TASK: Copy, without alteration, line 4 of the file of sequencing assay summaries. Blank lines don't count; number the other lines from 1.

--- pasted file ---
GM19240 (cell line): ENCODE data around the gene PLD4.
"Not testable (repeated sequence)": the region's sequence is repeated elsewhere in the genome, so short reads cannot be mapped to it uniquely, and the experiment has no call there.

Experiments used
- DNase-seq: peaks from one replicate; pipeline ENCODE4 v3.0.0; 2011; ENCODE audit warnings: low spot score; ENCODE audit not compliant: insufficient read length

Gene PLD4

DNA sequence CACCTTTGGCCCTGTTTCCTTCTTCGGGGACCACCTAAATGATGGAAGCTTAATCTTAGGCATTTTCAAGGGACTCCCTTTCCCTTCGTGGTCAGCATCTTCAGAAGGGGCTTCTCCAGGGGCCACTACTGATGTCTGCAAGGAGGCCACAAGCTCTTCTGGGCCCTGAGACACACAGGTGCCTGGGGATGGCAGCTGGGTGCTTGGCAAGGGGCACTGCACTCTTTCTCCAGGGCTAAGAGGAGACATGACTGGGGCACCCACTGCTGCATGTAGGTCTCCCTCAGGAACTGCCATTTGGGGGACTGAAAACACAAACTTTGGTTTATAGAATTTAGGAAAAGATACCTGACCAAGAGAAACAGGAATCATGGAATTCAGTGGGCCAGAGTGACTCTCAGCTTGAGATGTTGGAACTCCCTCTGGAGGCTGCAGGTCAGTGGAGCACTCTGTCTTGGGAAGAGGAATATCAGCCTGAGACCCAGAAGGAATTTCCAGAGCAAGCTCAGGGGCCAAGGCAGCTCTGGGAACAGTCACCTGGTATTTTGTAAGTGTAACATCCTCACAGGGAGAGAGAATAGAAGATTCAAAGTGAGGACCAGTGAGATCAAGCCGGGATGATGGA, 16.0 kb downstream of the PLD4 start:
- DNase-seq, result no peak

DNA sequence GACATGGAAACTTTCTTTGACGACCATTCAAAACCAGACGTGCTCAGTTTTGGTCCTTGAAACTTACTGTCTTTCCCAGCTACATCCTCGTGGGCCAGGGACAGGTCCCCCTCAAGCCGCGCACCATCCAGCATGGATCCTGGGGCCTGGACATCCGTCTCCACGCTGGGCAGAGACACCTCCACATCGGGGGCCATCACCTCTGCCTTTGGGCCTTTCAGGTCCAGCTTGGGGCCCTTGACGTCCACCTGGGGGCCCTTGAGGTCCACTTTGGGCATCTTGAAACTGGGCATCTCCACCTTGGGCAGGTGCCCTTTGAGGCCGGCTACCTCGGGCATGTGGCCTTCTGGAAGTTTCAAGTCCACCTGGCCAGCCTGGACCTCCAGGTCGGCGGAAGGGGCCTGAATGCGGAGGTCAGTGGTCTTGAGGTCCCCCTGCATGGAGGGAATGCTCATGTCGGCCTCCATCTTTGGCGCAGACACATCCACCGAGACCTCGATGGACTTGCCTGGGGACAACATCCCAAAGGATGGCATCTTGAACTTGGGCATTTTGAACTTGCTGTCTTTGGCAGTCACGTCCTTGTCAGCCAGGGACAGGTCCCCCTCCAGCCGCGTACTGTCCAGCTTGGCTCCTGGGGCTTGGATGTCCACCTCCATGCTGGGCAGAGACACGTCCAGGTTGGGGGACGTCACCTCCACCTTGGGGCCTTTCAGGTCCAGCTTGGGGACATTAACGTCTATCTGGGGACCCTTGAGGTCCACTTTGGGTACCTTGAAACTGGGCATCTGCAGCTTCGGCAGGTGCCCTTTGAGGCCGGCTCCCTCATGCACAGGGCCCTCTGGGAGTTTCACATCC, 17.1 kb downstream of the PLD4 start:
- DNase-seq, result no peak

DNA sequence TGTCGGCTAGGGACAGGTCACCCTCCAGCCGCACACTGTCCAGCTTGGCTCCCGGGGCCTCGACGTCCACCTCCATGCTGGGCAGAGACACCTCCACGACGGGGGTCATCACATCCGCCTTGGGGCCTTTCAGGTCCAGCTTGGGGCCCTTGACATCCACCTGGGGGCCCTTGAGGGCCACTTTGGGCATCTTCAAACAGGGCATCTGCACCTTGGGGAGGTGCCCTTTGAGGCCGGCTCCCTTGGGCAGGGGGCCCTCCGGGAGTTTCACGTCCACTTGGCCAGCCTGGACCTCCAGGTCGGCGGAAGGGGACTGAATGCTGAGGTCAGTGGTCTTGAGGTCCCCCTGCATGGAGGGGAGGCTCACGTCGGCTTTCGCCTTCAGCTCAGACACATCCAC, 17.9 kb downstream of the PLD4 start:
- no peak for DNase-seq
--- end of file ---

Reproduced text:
- DNase-seq: peaks from one replicate; pipeline ENCODE4 v3.0.0; 2011; ENCODE audit warnings: low spot score; ENCODE audit not compliant: insufficient read length